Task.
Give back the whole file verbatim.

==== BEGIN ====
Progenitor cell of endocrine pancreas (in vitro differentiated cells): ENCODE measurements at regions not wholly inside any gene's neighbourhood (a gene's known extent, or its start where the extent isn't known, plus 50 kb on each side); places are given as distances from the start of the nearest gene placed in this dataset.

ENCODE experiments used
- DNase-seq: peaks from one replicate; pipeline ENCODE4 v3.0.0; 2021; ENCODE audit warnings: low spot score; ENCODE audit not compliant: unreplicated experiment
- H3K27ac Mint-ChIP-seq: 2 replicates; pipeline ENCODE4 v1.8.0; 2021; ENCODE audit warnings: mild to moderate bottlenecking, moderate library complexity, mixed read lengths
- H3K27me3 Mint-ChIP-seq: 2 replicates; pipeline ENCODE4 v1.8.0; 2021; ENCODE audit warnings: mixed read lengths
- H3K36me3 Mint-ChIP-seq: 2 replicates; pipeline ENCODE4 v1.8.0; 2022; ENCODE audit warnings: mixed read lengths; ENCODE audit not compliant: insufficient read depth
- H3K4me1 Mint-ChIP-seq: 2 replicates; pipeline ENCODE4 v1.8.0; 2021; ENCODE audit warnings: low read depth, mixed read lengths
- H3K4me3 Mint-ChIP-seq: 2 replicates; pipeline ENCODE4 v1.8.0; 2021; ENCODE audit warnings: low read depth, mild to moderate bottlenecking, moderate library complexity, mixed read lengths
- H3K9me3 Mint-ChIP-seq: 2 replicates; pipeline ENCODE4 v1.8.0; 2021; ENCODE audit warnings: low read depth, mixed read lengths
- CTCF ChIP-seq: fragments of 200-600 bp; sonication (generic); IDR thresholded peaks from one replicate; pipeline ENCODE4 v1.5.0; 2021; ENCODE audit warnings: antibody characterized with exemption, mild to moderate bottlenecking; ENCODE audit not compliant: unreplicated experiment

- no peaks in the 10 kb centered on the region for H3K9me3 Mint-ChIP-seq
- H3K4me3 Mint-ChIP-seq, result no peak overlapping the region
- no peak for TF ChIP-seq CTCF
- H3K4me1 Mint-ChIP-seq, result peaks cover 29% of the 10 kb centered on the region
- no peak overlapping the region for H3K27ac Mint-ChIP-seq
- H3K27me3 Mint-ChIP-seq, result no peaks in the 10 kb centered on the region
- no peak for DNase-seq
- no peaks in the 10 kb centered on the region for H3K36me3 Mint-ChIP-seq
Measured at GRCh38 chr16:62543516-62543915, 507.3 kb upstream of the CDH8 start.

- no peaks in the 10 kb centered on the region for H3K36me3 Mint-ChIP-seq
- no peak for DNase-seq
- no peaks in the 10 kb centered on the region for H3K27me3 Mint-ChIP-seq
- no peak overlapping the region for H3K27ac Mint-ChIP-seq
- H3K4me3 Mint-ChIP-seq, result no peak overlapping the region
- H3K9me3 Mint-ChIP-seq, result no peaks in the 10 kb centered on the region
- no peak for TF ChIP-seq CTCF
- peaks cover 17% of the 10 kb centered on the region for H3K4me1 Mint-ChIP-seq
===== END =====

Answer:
Progenitor cell of endocrine pancreas (in vitro differentiated cells): ENCODE measurements at regions not wholly inside any gene's neighbourhood (a gene's known extent, or its start where the extent isn't known, plus 50 kb on each side); places are given as distances from the start of the nearest gene placed in this dataset.

ENCODE experiments used
- DNase-seq: peaks from one replicate; pipeline ENCODE4 v3.0.0; 2021; ENCODE audit warnings: low spot score; ENCODE audit not compliant: unreplicated experiment
- H3K27ac Mint-ChIP-seq: 2 replicates; pipeline ENCODE4 v1.8.0; 2021; ENCODE audit warnings: mild to moderate bottlenecking, moderate library complexity, mixed read lengths
- H3K27me3 Mint-ChIP-seq: 2 replicates; pipeline ENCODE4 v1.8.0; 2021; ENCODE audit warnings: mixed read lengths
- H3K36me3 Mint-ChIP-seq: 2 replicates; pipeline ENCODE4 v1.8.0; 2022; ENCODE audit warnings: mixed read lengths; ENCODE audit not compliant: insufficient read depth
- H3K4me1 Mint-ChIP-seq: 2 replicates; pipeline ENCODE4 v1.8.0; 2021; ENCODE audit warnings: low read depth, mixed read lengths
- H3K4me3 Mint-ChIP-seq: 2 replicates; pipeline ENCODE4 v1.8.0; 2021; ENCODE audit warnings: low read depth, mild to moderate bottlenecking, moderate library complexity, mixed read lengths
- H3K9me3 Mint-ChIP-seq: 2 replicates; pipeline ENCODE4 v1.8.0; 2021; ENCODE audit warnings: low read depth, mixed read lengths
- CTCF ChIP-seq: fragments of 200-600 bp; sonication (generic); IDR thresholded peaks from one replicate; pipeline ENCODE4 v1.5.0; 2021; ENCODE audit warnings: antibody characterized with exemption, mild to moderate bottlenecking; ENCODE audit not compliant: unreplicated experiment

- no peaks in the 10 kb centered on the region for H3K9me3 Mint-ChIP-seq
- H3K4me3 Mint-ChIP-seq, result no peak overlapping the region
- no peak for TF ChIP-seq CTCF
- H3K4me1 Mint-ChIP-seq, result peaks cover 29% of the 10 kb centered on the region
- no peak overlapping the region for H3K27ac Mint-ChIP-seq
- H3K27me3 Mint-ChIP-seq, result no peaks in the 10 kb centered on the region
- no peak for DNase-seq
- no peaks in the 10 kb centered on the region for H3K36me3 Mint-ChIP-seq
Measured at GRCh38 chr16:62543516-62543915, 507.3 kb upstream of the CDH8 start.

- no peaks in the 10 kb centered on the region for H3K36me3 Mint-ChIP-seq
- no peak for DNase-seq
- no peaks in the 10 kb centered on the region for H3K27me3 Mint-ChIP-seq
- no peak overlapping the region for H3K27ac Mint-ChIP-seq
- H3K4me3 Mint-ChIP-seq, result no peak overlapping the region
- H3K9me3 Mint-ChIP-seq, result no peaks in the 10 kb centered on the region
- no peak for TF ChIP-seq CTCF
- peaks cover 17% of the 10 kb centered on the region for H3K4me1 Mint-ChIP-seq